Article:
But for a hyperlocal blog to truly succeed, as in the case of the Cardiff Guardian online blog it takes interaction not only virtual level but being physically present in the communities. Connecting people, informing and giving a voice to the community is the name of the game.
While this is true for news sites, it can be the same for entrepreneurial bloggers and businesses.
To build any business you need customers and to make a business out of writing you need an audience.
In the past businesses sought to attract customers from a local catchment area. The way businesses and newspapers go about interacting with a community is now changing.
Hyperlocal is more of an attitude than a place.
I read an inspiring example in Wales Online this Sunday of a Welsh young man who left the country and set up a bodybuilding site. He is now editor-in chief of the world’s largest health and fitness website.
Anyone with a bright idea and a real passion for sport, music, business, politics or people can base a website around the idea of hyperlocal.
Hyperlocal is, in this sense, a community. It could be sports fans, running enthusiasts or a business community. The real task is to create a useful product, engage and inform a community of people. With the rise of the internet, it has been easier than ever to set up an online business.
This can go a step further. One business has been built around a product, the next level of internet development is approaching frightening lengths to which a business can obtain personal information.
Programmes such as Facebook places, Groupon, foursquare and Gowalla encourage users to check in their preferences and geographical location. Just yesterday GAP announced it was giving away 10,000 pairs of jeans for free for the first people who checked into their store using Facebook Places. If I walk past the store and ‘check in’ with my iphone I can get a free pair of jeans.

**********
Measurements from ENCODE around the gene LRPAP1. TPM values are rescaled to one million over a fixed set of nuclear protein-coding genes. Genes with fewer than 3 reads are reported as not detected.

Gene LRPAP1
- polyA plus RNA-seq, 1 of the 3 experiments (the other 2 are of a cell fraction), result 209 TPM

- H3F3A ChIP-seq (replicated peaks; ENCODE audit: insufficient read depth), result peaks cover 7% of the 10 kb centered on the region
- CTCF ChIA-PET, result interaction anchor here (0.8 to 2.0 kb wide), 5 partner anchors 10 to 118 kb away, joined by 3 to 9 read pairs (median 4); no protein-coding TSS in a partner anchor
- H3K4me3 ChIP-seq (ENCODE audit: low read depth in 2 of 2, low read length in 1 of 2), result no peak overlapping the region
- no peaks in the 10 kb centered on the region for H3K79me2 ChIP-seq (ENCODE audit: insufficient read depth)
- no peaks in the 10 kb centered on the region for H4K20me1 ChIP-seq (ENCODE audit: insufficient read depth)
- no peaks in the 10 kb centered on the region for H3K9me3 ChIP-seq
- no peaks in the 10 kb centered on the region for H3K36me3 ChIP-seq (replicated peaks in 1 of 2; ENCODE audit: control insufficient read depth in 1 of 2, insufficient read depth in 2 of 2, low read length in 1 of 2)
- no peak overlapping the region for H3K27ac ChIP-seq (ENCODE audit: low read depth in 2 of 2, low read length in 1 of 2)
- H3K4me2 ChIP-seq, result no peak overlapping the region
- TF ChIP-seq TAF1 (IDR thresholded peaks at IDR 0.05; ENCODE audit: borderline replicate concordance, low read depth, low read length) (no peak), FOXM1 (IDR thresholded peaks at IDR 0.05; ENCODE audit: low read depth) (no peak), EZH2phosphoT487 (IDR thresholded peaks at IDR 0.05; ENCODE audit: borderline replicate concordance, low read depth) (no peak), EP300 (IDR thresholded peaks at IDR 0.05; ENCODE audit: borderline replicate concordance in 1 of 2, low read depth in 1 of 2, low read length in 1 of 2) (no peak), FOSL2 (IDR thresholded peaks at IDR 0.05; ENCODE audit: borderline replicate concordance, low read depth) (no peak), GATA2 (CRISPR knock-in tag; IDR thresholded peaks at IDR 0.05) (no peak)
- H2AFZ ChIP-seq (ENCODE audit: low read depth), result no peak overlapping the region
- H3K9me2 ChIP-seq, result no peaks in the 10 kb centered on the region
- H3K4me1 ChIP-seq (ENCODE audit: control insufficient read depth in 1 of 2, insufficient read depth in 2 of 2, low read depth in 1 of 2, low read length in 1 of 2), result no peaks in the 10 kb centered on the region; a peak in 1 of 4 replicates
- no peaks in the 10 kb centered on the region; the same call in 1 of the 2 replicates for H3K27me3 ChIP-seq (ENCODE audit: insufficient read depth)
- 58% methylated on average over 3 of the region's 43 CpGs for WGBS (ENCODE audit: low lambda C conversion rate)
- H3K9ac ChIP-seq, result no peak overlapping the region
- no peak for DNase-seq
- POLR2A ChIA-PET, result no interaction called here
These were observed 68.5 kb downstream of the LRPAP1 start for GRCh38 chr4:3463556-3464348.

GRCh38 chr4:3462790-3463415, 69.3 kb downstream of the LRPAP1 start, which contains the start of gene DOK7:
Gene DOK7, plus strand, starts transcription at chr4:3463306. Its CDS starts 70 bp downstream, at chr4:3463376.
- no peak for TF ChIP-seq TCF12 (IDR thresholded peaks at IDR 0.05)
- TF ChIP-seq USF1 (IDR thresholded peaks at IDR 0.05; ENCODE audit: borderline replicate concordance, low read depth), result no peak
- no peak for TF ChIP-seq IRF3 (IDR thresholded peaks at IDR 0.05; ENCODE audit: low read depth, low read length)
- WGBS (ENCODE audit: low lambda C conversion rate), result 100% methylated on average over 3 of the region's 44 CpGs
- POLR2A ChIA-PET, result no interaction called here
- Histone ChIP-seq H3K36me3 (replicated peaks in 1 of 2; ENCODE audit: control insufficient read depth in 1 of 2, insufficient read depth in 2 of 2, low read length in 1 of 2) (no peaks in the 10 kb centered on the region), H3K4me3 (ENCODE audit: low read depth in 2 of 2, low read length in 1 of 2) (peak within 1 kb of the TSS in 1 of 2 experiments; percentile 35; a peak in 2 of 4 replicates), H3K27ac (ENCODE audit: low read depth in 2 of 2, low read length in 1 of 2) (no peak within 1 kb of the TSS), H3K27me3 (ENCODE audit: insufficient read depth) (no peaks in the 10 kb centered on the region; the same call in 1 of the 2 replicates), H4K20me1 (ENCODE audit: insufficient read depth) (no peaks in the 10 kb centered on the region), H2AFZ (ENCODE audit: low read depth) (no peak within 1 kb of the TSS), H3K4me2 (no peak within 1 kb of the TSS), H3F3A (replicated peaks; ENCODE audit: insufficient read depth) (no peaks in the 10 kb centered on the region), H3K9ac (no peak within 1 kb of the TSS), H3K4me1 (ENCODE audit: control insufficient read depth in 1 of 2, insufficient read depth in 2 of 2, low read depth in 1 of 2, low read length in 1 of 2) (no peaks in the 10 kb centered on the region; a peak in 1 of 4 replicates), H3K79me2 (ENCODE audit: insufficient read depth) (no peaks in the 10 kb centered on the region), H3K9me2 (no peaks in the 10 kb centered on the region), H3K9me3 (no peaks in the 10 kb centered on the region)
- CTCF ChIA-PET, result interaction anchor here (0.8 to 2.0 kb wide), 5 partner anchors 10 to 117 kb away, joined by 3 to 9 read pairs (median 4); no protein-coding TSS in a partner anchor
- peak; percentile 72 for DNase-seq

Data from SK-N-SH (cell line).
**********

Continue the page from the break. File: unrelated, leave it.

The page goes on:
There must be a catch?
As businesses are developing their use of RFID chips found in many mobile phones, which can track where people are at a given time.
These can allow users to interact with objects, building and companies in their area even suggesting news stories to people as they interact with an environment. Imagine you are on a bus passing a shopping centre. An iphone application could send you interactive information about what deals are on offer, helping you decide whether to get off the bus and grab a bargain.
This is the future of Hyperlocal.
Openly Local lists many of the hyperlocal sites in the UK on a google map.
The word ‘data’ may not conjure the image of a Madonna and Child, but with a bit of manipulation, numbers and facts can be made into something beautiful.
Although numbers, formula, tables and graphs may sound uninspiring, we don’t live in a world of colourless information.
We all use data, and people are not colourless.
Politicians, monitoring bodies, health organisations, charities, businesses, the media and individuals alike, we all use data in some shape or form, often to inform us of trends and to make decisions.
Data can be used creatively to explain, enlighten, educate and improve. It is as vital to journalism as it is to business.
Data is powerful. It can be used to encrypt secretive information, it can open up access to people and reveal the practices and decisions of those in power. CD’s with data can fetch hundreds of thousands of pounds and can bring down politicians, just as in the expenses scandal in 2009.
This is a typical example of how the Guardian visualises data in its newspaper – in this case showing the MP expenses dataset.